We installed the potable water system this weekend. What a huge difference running potable water makes! The well water in the delta is pretty foul. It smells weird and has nasty floaties in it, so for months we’ve been carting drinking water in a 7-gallon jug back and forth from the condo to the boat. We were using the well water for washing dishes and whatnot at the sink, and then we took the sink out and were left with no way to clean anything. The first time I had to wash my coffee cup at the hose bib on the dock I thought “we’re boat camping.” This lifestyle can very easily turn into full-time camping and that’s what I don’t want to do. Needless to say I’m stoked to have running potable water on the boat.
Since we had the system apart we thought it would be a good idea to flush out the water heater. We found the manual online and it said to add four gallons of vinegar to two gallons of water. I poured a little over three gallons in when it started to fill back into the funnel. The water heater holds 6-gallons but for some reason only about half that would fit. We hooked up a spare pump to the inlet and outlet and cycled the vinegar through it for several minutes. We let it sit for a while then circulated it again and repeated that for an hour or so. What we drained out was the color of a caramel macchiato. We flushed it with filtered well water for a while and it eventually cleared up, mostly. There’s still some whitish, brownish floaties in it, which I think are coming from calcium build up in the water heater.
We put a carbon filter at the hose bib for all the water coming into the boat. Then we have a two-stage filter for drinking water to the kitchen and bathroom sinks. We used PEX pipe and fittings that are really easy to work with. So at the kitchen sink we have the main faucet (it’s awesome), the drinking water faucet, and two manual foot pump faucets (not operational yet). The water doesn’t smell anymore, but I’m wondering if it was our water heater causing the smell in the first place. I think the drinking water side tastes fine, but Rich doesn’t like it (what a princess). Under the sink we replaced the drain line and fittings. I don’t know who plumbed the sink previously, but they were missing a few crucial brain cells. The previous sink was so deep and the drain so low that it had to flow uphill to reach the thru-hull, which means there was water in the line all the time. The pipe and fittings were disgusting, smelly, and goopy inside. Now we have a nice simple drain line that flows to a 90-degree elbow fitting and a check valve.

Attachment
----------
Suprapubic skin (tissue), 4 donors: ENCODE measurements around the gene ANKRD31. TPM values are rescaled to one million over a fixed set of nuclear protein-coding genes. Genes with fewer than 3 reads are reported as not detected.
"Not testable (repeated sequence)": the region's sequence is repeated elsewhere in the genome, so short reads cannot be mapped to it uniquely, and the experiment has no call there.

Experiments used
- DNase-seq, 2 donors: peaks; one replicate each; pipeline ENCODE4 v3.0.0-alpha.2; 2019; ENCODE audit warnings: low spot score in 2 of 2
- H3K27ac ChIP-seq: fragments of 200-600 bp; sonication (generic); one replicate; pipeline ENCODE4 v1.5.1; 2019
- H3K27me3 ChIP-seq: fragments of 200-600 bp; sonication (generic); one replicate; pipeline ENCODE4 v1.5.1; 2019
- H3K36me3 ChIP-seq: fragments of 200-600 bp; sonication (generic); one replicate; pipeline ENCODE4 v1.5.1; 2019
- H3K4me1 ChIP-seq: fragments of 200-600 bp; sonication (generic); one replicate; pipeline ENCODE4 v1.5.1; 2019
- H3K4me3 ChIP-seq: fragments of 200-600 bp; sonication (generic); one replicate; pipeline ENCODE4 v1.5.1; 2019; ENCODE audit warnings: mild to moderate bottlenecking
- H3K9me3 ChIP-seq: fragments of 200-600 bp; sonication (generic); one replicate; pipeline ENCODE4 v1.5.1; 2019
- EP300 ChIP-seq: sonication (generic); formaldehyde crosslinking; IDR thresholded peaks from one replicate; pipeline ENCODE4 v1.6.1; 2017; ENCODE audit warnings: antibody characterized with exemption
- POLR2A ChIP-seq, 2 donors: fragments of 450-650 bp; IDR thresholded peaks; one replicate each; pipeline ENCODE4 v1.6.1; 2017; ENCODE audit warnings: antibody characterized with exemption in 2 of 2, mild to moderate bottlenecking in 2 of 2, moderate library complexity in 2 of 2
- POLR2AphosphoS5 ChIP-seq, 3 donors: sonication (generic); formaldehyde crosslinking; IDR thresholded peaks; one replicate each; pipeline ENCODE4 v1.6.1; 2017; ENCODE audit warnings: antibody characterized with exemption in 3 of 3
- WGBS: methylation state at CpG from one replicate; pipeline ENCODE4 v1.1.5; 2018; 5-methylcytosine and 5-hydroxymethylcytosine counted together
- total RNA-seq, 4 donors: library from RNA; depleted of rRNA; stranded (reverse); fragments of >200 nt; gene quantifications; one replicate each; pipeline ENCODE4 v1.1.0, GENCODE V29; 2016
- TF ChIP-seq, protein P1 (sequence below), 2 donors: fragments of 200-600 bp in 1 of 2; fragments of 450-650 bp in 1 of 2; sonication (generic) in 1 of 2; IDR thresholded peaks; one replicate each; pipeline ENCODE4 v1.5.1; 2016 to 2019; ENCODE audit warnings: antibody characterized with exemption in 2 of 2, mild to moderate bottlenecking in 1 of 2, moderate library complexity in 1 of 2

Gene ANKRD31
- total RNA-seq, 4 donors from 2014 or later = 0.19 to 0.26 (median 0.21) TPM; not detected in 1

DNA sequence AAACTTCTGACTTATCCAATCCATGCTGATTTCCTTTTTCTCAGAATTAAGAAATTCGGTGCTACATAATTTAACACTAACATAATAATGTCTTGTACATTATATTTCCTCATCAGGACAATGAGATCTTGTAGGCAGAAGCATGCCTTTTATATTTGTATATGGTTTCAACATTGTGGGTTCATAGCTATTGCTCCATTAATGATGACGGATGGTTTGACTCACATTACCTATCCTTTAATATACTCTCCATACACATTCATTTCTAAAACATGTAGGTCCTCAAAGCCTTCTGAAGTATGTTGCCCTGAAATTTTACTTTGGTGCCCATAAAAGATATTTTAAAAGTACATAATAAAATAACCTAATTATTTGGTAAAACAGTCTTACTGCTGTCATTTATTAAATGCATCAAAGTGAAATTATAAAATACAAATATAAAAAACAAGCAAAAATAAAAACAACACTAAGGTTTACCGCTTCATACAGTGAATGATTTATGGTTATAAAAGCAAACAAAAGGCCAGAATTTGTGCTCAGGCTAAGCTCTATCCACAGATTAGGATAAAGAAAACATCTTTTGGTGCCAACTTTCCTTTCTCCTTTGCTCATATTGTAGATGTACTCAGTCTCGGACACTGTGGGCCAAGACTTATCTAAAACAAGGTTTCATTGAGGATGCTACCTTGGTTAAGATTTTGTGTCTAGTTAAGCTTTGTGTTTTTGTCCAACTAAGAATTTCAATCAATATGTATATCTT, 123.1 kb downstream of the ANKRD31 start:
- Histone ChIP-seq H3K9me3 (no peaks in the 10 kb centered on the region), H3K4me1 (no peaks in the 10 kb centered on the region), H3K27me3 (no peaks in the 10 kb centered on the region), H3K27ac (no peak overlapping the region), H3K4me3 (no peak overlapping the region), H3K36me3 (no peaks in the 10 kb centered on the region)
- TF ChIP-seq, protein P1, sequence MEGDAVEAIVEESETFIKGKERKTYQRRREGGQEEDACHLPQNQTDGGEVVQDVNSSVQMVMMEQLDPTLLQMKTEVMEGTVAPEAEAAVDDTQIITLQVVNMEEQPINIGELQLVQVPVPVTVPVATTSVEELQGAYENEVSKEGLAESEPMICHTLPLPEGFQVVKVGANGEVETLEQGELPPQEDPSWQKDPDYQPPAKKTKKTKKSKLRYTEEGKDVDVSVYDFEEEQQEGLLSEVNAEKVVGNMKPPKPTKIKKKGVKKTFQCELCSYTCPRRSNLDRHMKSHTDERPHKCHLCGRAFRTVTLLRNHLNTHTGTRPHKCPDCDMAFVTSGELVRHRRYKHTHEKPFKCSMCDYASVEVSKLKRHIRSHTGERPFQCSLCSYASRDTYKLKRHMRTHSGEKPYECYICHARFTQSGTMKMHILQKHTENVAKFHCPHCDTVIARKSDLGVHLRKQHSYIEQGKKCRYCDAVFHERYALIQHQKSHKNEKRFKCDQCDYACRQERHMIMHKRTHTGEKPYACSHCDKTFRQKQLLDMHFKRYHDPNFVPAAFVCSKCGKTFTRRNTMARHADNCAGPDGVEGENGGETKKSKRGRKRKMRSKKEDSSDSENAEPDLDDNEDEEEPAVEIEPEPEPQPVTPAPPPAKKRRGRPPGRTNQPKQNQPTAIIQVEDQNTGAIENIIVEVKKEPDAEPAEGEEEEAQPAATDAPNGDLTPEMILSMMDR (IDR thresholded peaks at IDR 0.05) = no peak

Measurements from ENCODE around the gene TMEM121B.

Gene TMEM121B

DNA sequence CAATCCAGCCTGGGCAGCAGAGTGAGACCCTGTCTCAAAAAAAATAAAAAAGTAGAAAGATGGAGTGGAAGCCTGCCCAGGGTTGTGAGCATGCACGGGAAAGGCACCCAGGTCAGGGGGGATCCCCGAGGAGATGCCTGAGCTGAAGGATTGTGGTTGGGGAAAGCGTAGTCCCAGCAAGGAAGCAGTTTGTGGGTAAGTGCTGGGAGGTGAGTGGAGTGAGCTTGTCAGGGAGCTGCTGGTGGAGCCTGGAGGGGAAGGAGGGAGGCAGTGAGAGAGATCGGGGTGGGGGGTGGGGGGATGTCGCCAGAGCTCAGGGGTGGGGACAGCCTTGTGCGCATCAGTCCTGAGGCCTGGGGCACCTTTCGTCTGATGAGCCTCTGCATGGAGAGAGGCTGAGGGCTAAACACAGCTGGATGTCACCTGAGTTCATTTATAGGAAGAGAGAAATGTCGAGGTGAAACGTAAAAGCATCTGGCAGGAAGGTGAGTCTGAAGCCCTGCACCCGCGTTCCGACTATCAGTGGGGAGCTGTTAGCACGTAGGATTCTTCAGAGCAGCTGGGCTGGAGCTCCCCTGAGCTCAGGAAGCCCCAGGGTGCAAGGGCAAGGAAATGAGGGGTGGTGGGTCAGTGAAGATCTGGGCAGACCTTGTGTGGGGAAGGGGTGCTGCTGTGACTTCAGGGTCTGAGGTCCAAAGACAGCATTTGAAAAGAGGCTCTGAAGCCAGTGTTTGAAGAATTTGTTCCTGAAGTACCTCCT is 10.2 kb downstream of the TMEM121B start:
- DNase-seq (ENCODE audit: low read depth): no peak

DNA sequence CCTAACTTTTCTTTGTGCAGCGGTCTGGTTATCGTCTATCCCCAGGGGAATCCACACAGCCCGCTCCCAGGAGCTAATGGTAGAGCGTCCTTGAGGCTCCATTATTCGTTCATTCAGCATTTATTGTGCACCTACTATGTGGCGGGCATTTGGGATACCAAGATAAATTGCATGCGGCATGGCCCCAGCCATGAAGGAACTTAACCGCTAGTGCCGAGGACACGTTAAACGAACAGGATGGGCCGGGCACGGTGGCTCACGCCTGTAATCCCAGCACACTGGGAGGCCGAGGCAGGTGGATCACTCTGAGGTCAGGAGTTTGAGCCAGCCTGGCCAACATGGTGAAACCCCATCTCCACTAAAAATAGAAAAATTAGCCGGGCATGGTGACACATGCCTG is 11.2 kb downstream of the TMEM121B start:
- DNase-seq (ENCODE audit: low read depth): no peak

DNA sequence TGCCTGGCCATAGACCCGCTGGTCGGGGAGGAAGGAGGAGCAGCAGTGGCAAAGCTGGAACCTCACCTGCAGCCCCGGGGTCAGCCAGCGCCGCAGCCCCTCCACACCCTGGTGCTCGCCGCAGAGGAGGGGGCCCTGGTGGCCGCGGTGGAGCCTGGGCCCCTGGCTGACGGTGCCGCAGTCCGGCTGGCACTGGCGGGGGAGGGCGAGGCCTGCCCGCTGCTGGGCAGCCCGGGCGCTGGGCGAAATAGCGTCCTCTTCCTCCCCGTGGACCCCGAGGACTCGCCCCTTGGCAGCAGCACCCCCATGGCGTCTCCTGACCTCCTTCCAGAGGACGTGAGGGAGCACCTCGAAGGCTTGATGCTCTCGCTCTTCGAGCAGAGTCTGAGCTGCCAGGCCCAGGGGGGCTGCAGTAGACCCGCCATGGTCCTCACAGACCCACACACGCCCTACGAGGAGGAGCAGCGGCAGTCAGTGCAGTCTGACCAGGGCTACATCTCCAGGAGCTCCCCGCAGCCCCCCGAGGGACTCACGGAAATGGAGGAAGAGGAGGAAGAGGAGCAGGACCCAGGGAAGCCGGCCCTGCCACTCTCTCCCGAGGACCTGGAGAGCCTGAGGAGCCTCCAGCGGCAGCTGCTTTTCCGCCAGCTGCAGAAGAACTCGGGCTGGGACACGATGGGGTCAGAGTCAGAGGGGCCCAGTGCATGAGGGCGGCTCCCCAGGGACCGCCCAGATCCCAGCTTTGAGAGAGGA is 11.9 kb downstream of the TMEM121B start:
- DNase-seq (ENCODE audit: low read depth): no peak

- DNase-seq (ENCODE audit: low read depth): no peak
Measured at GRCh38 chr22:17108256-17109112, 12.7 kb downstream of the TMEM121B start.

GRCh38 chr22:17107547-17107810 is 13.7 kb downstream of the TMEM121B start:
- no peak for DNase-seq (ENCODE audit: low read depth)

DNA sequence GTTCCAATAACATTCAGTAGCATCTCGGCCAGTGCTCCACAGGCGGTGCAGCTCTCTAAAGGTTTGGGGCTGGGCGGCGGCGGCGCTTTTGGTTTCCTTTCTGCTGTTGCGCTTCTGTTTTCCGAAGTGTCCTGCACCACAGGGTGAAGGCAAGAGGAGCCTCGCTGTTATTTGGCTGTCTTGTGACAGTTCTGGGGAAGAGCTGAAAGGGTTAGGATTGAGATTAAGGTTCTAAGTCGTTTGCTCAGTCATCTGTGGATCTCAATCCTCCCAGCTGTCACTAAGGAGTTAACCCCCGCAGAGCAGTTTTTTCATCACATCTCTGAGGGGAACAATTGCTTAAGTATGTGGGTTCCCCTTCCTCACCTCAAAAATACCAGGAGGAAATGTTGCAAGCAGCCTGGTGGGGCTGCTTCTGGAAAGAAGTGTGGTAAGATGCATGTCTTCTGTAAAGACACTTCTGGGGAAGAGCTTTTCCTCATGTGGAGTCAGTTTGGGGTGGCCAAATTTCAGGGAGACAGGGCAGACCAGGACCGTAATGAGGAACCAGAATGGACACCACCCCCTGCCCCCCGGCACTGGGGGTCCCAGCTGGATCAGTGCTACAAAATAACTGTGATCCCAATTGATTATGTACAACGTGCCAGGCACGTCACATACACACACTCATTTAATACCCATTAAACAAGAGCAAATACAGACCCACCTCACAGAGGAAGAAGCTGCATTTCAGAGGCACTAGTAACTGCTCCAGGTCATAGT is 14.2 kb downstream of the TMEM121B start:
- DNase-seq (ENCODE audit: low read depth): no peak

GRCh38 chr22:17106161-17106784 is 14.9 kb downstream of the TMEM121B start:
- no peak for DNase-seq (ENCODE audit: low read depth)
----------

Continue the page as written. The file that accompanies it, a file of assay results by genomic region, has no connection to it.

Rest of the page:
We also decided to add a water inlet to the cockpit combing and temporarily remove the pressure pump. We were running out of time to get this system operational so we decided it would be easier to install the water inlet than to install the water tanks and plumb them into the system. I love not hearing that pump kick on every time I turn on the faucet. The downside is the marina looses power occasionally which means no power to the well pump which means no water. We’re going to install the water tanks and plumb them into the system with the pressure pump in a few months so at least we’ll have water when the power goes out.
Next on tap is the toilet. Once that’s installed we’ll really be living the good life.